The reassuring knowledge of the HGV driver: how schools could benefit. Number 4 in the series: Knowledge, traffic and arts based research.

There’s a lot to be certain about when you’re driving a truck. You know you’re more imposing than pretty much else on the road. You can see more, anticipate more and from the elevated position of your cab, can reflect more on the foolishness and antics of lesser road mortals. Your philosophical reach matches the miles measured on your tachograph.

You know it will take you a good half mile to stop should you decide to break: you’d be better off making an appointment with your gear box to slow down, rather than rely on acting in the instant. You know you are carrying out some vital economic, social or cultural function: moving widgets by the million or self build furniture to homes bracing themselves for the arguments that will leap out of the box the moment they slit open the cardboard with a stanley knife.

Safe in this knowledge, the HGV driver reflects many schools approach to teaching children. They know the curriculum and navigate it with confidence; they will take a long time to slow down and change direction and are secure in the belief they are undertaking vital economic tasks: training the youth of today to be the economic generators of tomorrow.

However, HGV drivers have their achilles heels too. Their inability to see very much behind them and their innate inertia means they cannot respond easily when faced with an immediate accident in front of them on the Euston Road. They can easily jack-knife and cause hours of disruption for hundreds of fellow travellers if they spill their widget load over the Queens Highway. Their security in their knowledge is fine in times of certainty and if no-one else is on the road. These days however, nothing is certain and traffic is an inevitable consequence of venturing out on the road for everyone. “Don’t blame the traffic – you are traffic” as some bright spark in the automotive industry recently wrote.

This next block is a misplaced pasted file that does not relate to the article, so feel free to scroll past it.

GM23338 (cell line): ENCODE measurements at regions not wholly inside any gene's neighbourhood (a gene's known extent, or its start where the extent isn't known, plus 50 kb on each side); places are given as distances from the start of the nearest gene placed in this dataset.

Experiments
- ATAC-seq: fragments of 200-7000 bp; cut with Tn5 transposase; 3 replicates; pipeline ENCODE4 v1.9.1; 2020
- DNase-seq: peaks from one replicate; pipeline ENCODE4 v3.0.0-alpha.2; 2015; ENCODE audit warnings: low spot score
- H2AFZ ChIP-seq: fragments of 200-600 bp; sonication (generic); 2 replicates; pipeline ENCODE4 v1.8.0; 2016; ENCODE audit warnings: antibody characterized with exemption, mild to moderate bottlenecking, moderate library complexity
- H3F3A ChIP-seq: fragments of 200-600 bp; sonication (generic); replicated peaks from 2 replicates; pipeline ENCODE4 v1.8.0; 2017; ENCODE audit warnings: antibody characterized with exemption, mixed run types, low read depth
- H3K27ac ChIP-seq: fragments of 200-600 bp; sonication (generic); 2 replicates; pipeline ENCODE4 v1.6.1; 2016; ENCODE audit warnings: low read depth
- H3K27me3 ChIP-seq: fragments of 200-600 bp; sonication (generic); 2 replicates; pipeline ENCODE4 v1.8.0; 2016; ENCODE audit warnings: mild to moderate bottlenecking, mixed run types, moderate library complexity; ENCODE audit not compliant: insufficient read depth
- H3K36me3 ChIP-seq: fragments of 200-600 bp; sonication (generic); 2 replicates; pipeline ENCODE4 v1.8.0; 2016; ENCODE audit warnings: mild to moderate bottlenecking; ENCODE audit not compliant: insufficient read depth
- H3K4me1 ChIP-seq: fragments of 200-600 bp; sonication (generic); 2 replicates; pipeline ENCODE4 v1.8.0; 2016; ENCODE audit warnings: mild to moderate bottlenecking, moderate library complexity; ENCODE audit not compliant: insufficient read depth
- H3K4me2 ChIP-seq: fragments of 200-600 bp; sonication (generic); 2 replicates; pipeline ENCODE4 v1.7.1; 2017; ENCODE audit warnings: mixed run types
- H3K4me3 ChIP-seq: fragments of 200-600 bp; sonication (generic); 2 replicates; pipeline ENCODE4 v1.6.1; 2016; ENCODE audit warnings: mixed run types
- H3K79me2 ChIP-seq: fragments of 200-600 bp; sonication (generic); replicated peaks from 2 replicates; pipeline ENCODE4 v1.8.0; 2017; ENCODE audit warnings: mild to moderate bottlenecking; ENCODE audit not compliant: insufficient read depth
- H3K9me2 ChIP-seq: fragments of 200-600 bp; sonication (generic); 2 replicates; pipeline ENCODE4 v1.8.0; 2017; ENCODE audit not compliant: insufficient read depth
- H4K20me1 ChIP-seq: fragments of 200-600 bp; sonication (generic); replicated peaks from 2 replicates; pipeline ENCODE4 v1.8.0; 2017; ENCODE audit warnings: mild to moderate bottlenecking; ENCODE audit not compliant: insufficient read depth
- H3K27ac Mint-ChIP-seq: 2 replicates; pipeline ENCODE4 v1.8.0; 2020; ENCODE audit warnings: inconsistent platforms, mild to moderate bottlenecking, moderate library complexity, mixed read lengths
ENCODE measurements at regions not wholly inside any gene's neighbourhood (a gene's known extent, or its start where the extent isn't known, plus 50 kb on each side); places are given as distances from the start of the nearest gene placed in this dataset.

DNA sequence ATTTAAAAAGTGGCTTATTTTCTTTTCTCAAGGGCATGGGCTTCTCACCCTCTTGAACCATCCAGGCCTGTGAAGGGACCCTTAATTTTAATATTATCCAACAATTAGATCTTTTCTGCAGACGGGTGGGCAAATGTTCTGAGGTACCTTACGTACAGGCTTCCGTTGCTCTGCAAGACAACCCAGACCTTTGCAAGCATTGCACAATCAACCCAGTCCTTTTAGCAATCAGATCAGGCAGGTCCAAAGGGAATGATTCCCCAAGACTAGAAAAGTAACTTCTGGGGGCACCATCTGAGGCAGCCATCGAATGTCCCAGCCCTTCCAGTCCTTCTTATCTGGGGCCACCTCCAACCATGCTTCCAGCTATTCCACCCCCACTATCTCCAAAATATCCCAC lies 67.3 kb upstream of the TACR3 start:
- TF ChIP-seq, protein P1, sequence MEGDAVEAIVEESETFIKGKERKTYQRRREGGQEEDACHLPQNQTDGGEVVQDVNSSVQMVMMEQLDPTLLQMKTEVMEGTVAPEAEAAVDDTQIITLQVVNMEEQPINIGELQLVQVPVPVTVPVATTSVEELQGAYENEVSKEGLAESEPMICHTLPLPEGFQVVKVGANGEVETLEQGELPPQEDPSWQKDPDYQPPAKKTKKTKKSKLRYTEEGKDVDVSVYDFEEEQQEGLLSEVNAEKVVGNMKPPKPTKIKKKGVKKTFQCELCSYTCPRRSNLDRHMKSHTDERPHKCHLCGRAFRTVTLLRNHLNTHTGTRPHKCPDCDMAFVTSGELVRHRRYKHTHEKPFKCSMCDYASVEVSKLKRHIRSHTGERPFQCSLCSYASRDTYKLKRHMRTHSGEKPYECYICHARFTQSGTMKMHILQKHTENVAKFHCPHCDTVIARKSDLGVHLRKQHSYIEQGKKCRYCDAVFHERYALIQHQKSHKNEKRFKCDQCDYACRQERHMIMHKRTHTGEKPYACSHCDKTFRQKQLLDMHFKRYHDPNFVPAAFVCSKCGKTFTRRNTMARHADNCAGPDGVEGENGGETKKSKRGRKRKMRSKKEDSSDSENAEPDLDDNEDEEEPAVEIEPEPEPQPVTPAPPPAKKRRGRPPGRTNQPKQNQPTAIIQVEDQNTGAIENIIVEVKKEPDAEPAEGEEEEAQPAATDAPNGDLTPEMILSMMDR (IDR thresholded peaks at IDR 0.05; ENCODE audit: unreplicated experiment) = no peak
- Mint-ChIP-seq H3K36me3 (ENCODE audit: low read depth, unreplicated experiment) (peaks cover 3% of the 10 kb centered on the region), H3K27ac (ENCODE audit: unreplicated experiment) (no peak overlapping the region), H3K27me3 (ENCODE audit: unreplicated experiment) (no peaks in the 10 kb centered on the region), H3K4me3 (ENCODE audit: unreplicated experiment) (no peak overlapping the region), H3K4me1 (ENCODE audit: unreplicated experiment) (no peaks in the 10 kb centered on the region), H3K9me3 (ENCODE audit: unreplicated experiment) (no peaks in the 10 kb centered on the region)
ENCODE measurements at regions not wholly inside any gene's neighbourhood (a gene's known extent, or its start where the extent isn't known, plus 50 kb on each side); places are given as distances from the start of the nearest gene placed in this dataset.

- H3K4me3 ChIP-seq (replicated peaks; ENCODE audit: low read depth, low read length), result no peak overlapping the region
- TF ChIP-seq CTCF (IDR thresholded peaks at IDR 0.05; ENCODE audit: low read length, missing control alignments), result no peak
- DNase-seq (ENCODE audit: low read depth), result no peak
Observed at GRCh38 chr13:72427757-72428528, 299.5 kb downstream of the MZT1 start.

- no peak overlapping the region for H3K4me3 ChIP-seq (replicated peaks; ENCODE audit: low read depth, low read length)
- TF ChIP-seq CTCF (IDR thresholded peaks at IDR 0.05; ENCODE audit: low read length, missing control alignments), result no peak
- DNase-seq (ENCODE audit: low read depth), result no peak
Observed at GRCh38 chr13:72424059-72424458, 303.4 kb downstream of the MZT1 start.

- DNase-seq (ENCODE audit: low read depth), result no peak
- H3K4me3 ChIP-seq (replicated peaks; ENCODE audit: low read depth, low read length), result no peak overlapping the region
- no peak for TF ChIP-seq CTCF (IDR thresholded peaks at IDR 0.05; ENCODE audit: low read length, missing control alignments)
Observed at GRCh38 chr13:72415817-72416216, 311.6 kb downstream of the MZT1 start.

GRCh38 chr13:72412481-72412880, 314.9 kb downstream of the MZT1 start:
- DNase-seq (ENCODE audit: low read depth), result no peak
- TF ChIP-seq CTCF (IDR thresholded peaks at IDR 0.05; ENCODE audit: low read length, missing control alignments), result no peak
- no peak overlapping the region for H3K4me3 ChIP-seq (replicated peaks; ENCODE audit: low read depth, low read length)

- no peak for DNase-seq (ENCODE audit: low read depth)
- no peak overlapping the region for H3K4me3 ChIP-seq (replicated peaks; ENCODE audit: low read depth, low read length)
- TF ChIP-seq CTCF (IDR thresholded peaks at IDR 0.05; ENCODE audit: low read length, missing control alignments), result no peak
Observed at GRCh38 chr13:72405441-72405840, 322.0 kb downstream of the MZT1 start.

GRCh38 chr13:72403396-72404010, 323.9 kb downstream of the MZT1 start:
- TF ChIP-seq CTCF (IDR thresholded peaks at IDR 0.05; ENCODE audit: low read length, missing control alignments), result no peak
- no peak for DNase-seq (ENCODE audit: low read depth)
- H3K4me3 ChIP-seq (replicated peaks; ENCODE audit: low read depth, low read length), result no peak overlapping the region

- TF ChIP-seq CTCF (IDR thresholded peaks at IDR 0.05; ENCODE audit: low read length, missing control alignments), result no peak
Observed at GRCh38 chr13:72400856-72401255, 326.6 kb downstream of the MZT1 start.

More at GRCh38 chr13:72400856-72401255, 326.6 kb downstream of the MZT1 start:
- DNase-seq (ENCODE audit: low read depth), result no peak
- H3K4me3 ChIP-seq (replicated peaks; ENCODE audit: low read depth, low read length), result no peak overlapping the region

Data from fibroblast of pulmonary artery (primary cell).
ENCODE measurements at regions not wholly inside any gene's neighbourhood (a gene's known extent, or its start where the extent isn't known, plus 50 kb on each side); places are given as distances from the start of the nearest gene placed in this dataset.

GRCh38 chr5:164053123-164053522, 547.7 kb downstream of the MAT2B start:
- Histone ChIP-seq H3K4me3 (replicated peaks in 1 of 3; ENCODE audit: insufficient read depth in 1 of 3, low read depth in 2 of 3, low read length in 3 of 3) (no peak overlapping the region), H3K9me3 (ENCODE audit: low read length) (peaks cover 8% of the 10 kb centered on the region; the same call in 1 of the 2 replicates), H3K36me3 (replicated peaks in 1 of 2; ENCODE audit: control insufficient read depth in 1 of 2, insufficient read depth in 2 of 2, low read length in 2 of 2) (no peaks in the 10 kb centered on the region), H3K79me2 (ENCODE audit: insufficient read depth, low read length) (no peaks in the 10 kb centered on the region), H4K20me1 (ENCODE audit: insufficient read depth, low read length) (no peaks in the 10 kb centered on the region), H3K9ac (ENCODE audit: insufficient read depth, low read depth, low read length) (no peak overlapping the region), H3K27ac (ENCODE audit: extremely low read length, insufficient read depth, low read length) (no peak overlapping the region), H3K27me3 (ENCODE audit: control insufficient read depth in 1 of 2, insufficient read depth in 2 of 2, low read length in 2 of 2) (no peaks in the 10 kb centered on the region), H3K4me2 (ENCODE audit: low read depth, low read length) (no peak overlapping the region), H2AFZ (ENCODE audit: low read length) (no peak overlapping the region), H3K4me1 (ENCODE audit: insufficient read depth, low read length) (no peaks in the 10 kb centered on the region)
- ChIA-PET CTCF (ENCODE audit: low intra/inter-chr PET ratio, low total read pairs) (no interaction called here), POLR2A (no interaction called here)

HGV drivers, like cyclists and taxi drivers, could benefit from a course in art based research: the understanding and knowledge this would generate would help them become more nimble movers, respond more effectively to the needs of other members of the traffic stream and give them a sense of humanity when it comes to carving up a motorbike on the inside lane.

More travel knowledge here.

The benefits of the bus driver, epistemiologically speaking. Number 2 in an the series: Knowledge, traffic and arts based research.

The double decker bus driver has the resources of at least 11 on board CCTV cameras on their bus.

This gives them the benefit of knowing where he or she is going. They know too, pretty much, how they’re gonna get there, how long it will take and these days, with the added value of GPS, know what the conditions are going to be like ahead of them. They will also know that in large cities especially, the traffic lights will be rigged in their favour.  They may not know however why they’re going where they’re going – but that kind of existential question is also beyond pretty much every taxi driver too so they’re both in the same boat in that respect (NB boat – not taxi or bus).

The main significant advantage of the bus drivers knowledge however is the fact that should he or she wish, they have access to upto 56 other people’s knowledge about the reasons for their journeys. This would give them a superior knowledge of the traveller and their lived experiences: adding to the ongoing epistemiological crisis of the taxi driver who these days neither knows nor cares why they’re going somewhere, how much it costs or even how to get there.

Of course, the bus driver may not have the time or skill to elicit those knowledges from their passengers. This is where arts based research can play a major role in making the bus journey a much more enriching experience for everyone. They will make living the good life, an even more likely proposition.

More travel knowledge here.